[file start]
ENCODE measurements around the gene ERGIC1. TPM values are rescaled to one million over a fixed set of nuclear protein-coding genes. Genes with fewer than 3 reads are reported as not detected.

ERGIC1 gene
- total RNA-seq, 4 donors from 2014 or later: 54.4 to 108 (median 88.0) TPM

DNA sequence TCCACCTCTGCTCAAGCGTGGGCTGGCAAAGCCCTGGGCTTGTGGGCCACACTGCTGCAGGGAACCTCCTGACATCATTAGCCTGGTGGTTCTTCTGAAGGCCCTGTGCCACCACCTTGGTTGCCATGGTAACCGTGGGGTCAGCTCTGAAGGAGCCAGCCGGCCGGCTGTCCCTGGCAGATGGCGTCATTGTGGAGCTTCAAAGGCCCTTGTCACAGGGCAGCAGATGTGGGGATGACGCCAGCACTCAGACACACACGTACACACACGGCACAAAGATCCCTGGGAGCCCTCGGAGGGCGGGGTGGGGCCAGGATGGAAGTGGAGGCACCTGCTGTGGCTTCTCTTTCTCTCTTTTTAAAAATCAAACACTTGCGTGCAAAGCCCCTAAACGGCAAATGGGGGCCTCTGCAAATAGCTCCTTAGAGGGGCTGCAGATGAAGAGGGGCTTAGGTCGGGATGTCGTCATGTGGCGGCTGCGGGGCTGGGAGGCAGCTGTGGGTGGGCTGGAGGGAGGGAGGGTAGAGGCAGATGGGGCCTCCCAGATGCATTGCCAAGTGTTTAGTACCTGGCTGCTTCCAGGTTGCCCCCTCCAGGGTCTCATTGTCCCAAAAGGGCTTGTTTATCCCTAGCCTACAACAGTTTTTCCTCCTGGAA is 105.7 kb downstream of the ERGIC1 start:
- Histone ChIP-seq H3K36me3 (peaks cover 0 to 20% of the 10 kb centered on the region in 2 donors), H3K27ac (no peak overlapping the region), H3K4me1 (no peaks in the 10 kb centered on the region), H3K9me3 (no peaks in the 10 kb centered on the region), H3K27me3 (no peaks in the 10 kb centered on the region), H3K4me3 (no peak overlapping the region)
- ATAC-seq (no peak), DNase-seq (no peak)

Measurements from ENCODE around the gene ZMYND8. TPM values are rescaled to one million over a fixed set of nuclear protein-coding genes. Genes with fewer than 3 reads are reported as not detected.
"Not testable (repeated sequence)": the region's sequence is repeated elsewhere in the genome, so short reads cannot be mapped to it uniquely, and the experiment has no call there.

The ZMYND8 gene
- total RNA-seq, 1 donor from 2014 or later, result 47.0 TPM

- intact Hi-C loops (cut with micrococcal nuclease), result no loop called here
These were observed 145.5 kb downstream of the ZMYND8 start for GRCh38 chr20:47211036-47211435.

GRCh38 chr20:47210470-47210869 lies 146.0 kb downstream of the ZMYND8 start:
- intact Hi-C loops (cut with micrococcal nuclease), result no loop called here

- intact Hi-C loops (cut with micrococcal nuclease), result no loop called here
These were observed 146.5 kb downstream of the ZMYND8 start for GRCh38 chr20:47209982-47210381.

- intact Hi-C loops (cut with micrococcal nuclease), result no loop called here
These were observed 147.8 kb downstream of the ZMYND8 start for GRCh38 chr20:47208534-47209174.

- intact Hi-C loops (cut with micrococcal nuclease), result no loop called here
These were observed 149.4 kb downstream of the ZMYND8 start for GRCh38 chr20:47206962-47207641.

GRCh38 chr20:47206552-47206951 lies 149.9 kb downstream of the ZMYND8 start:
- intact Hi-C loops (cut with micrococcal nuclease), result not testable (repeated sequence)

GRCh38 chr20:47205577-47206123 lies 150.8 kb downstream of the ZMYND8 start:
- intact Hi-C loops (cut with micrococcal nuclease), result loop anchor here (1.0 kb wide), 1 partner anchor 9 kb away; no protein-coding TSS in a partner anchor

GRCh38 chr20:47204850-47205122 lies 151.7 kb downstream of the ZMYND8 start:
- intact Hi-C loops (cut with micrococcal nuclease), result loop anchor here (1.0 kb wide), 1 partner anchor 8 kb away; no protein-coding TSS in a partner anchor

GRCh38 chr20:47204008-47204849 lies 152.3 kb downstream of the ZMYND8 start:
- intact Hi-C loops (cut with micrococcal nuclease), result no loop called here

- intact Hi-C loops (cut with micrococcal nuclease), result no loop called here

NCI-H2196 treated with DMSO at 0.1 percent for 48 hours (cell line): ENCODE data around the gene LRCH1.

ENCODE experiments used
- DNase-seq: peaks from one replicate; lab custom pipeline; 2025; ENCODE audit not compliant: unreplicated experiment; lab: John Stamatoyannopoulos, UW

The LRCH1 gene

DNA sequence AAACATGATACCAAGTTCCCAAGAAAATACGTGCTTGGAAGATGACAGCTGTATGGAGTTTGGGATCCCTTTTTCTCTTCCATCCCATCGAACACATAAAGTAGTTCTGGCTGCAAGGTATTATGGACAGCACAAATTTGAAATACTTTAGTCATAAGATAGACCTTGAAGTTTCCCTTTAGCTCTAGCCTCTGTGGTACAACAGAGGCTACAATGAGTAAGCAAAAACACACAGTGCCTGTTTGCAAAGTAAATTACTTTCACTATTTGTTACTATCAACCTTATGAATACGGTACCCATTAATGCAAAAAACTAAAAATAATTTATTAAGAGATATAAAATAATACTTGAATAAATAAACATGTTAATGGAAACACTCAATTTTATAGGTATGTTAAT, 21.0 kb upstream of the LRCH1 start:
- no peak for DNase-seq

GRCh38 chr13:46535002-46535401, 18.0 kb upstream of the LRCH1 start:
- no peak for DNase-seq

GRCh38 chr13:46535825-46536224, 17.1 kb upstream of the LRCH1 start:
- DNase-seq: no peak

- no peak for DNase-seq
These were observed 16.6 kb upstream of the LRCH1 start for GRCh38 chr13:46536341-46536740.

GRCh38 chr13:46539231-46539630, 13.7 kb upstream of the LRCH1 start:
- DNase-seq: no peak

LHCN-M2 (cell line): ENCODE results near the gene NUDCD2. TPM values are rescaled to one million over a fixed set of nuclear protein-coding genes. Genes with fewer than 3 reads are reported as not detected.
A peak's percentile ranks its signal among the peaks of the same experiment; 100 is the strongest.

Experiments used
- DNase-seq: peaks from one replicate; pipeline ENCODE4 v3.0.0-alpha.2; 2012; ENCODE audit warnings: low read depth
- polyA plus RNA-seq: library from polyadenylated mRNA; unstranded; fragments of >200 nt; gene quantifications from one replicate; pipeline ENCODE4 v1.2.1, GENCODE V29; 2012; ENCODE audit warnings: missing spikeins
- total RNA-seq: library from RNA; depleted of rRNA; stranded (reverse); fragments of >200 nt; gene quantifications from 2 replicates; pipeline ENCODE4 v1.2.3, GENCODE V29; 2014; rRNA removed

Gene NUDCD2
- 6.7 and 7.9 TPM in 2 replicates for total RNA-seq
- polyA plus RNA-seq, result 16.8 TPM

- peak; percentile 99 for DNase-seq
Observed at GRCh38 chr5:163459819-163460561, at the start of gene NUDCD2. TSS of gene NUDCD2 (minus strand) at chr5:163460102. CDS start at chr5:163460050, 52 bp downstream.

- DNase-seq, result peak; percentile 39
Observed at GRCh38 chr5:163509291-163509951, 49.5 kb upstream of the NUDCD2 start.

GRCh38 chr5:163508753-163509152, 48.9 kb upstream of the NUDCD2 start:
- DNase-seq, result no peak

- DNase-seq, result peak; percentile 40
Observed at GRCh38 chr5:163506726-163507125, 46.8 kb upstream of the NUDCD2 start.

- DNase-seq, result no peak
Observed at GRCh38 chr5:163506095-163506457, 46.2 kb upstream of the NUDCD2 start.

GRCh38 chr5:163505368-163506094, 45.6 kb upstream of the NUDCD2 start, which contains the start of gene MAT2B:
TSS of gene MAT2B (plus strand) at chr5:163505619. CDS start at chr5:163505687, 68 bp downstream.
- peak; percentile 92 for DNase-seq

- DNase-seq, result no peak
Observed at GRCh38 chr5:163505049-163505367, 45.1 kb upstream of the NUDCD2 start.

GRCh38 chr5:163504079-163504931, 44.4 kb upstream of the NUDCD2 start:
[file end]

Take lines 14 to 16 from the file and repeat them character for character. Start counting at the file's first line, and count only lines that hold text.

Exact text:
- intact Hi-C loops (cut with micrococcal nuclease), result no loop called here

- intact Hi-C loops (cut with micrococcal nuclease), result no loop called here
These were observed 146.5 kb downstream of the ZMYND8 start for GRCh38 chr20:47209982-47210381.